Mermade is more than just another food tech startup with a laboratory-oriented process to manufacture an alternative protein. The Jerusalem-based company’s method of using algae to create scallops has set it apart and attracted significant early-stage investment.
The company has announced an oversubscribed $3.3M seed round as it showcases a circular cellular agriculture technology for producing cultivated scallops. In doing so, Mermade attacks two problems at once: bringing sustainable, good-tasting scallops to the public at a below current market price. Most cultured meat companies struggle with the economics of meeting or beating the cost of beef, chicken, or conventional seafood.
In an interview with The Spoon, company Co-Founder and CEO Daniel Einhorn explained the differences in his company’s business and technology approach. “We thought is why not pick some meat product that eliminates as much as possible of that food engineering challenge and just focus on those huge biological challenges,” Einhorn said. “Scallops, they have a fairly similar size, and each unit is a fairly similar size and shape. And texture taste is the same all throughout the cuts. Those are huge unfair advantages compared to our direct competition– other startups trying to replicate the more complex meat products.”
Mermade says it is the first company in the world to produce scallops using cellular agriculture. The company intends to develop a product and reach laboratory-scale production by 2023, reaching consumers and restaurants after that. Mermade will use the funds to employ more stem cell and algae researchers, accelerating the company towards this goal. The scallop is the first product the company will develop out of a diverse seafood portfolio that will gradually arrive on the market.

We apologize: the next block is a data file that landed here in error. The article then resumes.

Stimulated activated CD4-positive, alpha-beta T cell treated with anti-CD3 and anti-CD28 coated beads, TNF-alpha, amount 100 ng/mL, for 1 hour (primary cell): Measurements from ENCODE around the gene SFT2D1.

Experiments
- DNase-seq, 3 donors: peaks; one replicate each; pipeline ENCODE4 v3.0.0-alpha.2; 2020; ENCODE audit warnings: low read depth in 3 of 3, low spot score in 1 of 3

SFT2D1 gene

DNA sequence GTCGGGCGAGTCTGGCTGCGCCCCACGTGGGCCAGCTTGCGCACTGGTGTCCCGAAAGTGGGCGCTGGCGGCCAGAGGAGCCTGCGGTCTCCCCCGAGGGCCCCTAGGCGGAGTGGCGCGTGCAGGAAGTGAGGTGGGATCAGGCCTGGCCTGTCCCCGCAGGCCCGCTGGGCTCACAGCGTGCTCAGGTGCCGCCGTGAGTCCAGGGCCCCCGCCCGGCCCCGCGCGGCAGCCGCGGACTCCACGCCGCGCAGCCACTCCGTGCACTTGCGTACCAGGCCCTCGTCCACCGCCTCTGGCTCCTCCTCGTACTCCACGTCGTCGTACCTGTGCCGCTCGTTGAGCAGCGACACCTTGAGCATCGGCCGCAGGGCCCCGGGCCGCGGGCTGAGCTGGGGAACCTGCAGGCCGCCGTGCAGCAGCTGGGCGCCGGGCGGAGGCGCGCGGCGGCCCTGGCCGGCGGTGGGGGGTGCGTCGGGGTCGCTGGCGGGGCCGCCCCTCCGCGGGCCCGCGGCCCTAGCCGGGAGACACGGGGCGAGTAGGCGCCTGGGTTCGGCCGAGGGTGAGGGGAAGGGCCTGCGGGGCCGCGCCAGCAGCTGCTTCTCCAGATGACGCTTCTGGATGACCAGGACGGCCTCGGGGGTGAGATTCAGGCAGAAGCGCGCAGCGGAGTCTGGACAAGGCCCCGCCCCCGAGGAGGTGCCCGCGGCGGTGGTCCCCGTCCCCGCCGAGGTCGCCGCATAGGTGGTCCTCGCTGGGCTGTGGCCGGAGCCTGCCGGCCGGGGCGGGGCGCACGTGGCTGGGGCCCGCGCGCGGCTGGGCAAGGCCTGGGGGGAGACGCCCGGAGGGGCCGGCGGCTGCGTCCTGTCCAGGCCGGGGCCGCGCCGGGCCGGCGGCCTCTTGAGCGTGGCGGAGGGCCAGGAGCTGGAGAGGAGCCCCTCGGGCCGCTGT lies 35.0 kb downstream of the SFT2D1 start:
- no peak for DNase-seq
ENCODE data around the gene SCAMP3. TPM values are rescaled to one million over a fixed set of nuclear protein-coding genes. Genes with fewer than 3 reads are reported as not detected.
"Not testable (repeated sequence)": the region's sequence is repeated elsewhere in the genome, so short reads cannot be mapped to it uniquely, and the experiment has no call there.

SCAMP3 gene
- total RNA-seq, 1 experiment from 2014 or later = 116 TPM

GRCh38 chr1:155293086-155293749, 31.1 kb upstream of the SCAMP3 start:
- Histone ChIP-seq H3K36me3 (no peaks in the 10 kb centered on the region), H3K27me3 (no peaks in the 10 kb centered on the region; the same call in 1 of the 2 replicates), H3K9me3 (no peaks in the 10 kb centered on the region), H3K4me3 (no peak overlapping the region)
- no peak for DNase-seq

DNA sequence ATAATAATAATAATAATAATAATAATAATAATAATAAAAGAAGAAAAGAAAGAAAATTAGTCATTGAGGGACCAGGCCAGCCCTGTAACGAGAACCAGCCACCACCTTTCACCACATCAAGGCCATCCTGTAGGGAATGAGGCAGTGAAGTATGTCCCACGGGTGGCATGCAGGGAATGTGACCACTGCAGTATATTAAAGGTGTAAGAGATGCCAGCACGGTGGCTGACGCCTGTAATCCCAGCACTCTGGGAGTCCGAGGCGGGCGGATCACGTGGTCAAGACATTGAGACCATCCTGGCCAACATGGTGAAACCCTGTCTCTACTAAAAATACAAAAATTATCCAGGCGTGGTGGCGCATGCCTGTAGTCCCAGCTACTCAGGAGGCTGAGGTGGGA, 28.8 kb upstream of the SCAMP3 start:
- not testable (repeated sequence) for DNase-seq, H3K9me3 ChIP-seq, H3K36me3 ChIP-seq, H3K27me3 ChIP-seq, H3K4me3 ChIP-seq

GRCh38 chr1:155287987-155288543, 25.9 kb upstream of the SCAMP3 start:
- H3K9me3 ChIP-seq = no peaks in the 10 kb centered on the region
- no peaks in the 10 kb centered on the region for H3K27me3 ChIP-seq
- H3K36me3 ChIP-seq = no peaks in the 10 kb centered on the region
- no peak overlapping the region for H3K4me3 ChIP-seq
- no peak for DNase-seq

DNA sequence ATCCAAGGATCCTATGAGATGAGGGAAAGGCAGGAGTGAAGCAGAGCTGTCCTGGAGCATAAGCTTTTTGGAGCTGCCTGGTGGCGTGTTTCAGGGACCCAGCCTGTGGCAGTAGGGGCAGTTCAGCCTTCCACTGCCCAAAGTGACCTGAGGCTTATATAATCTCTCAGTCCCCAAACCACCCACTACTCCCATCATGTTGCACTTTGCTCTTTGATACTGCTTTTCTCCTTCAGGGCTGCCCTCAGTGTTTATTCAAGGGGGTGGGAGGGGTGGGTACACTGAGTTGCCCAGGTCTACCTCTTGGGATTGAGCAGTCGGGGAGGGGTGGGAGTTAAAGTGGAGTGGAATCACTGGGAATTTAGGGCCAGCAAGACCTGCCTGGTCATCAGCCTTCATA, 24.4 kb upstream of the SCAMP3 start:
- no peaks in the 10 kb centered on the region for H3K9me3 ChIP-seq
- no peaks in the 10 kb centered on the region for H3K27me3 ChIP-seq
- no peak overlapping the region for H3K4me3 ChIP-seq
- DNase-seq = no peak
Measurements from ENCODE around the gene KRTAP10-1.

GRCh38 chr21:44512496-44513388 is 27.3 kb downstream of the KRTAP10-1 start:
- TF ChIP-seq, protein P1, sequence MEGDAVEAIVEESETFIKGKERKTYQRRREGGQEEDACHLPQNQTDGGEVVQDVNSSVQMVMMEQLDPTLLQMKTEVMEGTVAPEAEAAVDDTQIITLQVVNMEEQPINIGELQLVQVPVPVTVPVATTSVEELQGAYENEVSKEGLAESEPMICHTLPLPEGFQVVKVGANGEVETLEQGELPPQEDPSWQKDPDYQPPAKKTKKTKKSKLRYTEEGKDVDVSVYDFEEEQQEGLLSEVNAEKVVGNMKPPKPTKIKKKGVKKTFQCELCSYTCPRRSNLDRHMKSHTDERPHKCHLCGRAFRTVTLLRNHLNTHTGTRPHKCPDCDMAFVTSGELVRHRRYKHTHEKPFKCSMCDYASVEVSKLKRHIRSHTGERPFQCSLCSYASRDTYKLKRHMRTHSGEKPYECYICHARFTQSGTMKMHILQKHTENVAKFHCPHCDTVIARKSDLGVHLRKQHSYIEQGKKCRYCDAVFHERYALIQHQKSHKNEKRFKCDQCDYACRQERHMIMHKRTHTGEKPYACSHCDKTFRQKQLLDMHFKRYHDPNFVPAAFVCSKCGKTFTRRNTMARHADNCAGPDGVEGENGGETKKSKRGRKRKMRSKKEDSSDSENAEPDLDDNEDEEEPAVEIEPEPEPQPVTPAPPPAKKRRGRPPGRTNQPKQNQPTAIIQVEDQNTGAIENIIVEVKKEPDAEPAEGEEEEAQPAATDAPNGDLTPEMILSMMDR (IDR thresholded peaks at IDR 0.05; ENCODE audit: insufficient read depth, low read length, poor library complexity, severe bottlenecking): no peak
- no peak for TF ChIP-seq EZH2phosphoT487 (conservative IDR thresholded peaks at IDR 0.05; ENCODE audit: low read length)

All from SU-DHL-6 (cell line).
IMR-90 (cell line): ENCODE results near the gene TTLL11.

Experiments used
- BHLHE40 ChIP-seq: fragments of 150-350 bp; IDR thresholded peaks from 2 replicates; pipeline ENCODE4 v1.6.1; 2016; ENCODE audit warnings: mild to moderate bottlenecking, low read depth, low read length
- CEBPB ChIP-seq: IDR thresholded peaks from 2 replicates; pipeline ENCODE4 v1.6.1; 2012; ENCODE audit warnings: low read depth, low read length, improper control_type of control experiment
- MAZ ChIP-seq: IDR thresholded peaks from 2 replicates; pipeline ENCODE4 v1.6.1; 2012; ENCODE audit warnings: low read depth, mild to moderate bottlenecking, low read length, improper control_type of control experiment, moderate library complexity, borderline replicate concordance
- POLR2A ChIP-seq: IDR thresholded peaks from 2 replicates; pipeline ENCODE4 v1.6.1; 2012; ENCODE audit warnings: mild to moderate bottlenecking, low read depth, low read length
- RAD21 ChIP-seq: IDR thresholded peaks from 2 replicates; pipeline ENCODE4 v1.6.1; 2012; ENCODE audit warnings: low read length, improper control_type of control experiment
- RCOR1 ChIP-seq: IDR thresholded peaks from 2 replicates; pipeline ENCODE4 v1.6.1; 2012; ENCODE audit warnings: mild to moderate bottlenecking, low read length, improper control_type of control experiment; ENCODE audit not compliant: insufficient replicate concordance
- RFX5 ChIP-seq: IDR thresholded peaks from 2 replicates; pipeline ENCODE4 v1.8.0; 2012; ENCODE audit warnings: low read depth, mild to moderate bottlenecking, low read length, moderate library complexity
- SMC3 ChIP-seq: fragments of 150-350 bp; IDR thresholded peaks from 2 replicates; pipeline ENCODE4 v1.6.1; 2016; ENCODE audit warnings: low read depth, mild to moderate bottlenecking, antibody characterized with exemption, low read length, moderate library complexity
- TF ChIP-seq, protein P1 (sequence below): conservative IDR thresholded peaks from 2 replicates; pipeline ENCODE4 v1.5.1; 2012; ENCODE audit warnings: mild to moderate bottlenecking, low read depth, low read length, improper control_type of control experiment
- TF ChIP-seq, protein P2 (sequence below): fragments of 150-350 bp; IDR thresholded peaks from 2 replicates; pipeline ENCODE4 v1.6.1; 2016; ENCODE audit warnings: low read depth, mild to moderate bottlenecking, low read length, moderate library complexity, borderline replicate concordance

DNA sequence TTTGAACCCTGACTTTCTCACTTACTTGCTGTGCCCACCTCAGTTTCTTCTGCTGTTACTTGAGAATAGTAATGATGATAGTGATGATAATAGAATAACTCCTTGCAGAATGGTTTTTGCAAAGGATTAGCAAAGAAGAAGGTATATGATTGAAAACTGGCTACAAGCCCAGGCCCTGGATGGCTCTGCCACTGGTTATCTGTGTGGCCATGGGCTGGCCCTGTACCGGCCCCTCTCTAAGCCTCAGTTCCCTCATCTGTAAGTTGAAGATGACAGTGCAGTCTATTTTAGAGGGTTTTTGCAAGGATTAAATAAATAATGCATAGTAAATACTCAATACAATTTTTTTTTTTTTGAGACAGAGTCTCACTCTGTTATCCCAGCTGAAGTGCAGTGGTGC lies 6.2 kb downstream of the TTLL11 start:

The use of algae to recycle the cells’ growth substrate is a clear distinction for Mermade. This cellular interpretation of traditional aquaponics was termed by the company Cytoponics, and the company has filed several patent applications related to this circular production method.
Related to the cost issue, Einhorn states, “It’s a big market segment and one that it has a very high price point, which is important because the main challenge right now is driving costs down. We’re trying to integrate all parts of our design into this prototype to bring cost even close to market parity.”
“In the next few years, consumers worldwide will be able to buy cultivated scallops (Coquilles Saint Jacques) made by Mermade in a supermarket or restaurant, at an affordable price and with the same quality and taste as the original food. Using Cytoponics as our production platform, we could also produce a variety of other cultivated seafood products such as calamari, shrimp, crab meat, and more.”
The company was founded in July 2021 by Daniel Einhorn (CEO), Dr. Rotem Kadir (CTO), and Dr. Tomer Halevy (COO). Investors in the seed round include the investment platform OurCrowd, Israel’s most active venture firm; Fall Line, an American VC fund specializing in AgTech; and prominent Dutch investor Sake Bosch.
Alternative seafood—both plant-based and cell-cultured—is a hot area. As The Spoon reported in April, Good Food Institue’s report, which looks at the entire alternative seafood category across plant-based, cell-cultured, and fermentation-based products, said 2021 investment brought the total invested in the category to $313 million from 2013 through 2021. Cultivated seafood startups commanded two-thirds of all investment in alt-seafood last year at $115 million, compared with $58 million invested in plant-based seafood startups and $2 million in fermentation-based seafood.
Among the companies active in this space are Wildtype, UPSIDE Foods, Gathered Foods, and Finless Foods. With all the activity in this forward-looking space, the United States—in the form of the USDA and FDA—has yet to give the green light for sales of these lab-grown alternative proteins. Only Singapore, Qatar, and to some degree, The Netherlands have given their stamp of approval.